And as Wingo pointed out, there’s a big difference in driving a Cup car and the Nationwide Series cars that Bayne has been driving, so the race will be somewhat of a learning experience for the driver.

 But that doesn’t mean he’s not going to give the Motorcraft/Quick Lane Ford Fusion a good workout.

“We’ve got a good race car, and we’re here to race,” Bayne said.

The AAA Texas 500 begins just after 3 p.m. Eastern Time with TV coverage on ESPN.

Trevor Bayne Set to Make Sprint Cup Debut at Texas

CONCORD, N.C. (Oct 28, 2010) — When 19-year-old Trevor Bayne drives onto Texas Motor Speedway for qualifying for the Texas 500, it will not only be his Sprint Cup debut, but he will add his name to an elite list of drivers who have driven the No. 21 Wood Brothers Ford. Bayne, a native of Knoxville, Tenn., will join the likes of David Pearson, A.J. Foyt, Cale Yarborough, Curtis Turner and Glen Wood – the team founder – who also made his first Cup start in the family’s familiar No. 21 at Martinsville, Va., in 1953.

“It seems a little surreal right now, but it’s just an awesome opportunity to get in this No. 21 Ford,” Bayne said. “The Wood Brothers have such a history in the sport, and it’s great to get to become a small part of that.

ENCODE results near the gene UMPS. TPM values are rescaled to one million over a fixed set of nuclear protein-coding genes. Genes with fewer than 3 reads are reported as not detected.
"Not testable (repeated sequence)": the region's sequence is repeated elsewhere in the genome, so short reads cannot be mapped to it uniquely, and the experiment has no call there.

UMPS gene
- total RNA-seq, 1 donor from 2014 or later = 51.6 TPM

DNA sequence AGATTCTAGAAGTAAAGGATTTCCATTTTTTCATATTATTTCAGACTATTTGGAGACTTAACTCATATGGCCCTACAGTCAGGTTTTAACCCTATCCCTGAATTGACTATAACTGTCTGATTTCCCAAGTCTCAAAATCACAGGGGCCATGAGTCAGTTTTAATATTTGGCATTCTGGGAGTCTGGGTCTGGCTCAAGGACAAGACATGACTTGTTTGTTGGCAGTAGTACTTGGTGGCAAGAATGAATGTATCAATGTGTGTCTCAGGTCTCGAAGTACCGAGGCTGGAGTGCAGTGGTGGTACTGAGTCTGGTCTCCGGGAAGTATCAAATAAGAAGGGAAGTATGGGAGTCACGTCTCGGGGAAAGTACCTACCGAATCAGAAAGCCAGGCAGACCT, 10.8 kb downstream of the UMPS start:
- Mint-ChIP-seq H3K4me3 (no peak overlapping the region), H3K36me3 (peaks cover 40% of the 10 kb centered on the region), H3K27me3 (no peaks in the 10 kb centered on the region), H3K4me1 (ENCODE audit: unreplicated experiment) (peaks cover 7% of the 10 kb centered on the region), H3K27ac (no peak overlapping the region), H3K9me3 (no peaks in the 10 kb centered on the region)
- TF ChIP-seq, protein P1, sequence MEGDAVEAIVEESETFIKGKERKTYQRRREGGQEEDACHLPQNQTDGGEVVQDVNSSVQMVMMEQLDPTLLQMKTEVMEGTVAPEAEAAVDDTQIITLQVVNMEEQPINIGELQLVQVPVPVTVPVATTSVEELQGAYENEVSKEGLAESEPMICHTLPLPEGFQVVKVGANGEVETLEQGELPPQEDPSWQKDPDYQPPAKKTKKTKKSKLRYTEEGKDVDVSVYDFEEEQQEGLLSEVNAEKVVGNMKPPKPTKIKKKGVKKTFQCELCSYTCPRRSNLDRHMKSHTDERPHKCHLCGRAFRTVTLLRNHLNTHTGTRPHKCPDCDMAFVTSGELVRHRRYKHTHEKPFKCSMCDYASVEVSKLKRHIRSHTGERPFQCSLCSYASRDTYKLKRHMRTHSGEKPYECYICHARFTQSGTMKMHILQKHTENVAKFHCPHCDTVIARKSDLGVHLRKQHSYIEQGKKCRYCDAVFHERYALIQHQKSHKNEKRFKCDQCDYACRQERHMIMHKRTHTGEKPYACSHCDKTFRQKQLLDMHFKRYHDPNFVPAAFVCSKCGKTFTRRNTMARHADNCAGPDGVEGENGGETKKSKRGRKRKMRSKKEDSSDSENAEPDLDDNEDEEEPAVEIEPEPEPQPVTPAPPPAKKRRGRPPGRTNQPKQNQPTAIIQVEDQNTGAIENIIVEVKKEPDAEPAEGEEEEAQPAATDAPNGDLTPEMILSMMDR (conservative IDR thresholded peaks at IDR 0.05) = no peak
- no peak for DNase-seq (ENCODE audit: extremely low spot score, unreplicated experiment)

“I look forward to going out and making some laps and learning a ton. I know it’s going to be a big learning experience, and I’m just really looking forward to it and I am extremely thankful for the opportunity.”

Bayne, like many young drivers over the years who have gotten the opportunity to go Cup racing, found himself in a position where the stars somehow lined up just right for him.

He signed with Roush Fenway Racing just a few weeks ago. Not long afterward, the Wood Brothers suddenly found themselves without a crew chief. They turned to their old friend and fellow Ford team owner Jack Roush, who agreed to send veteran crew chief Donnie Wingo their way.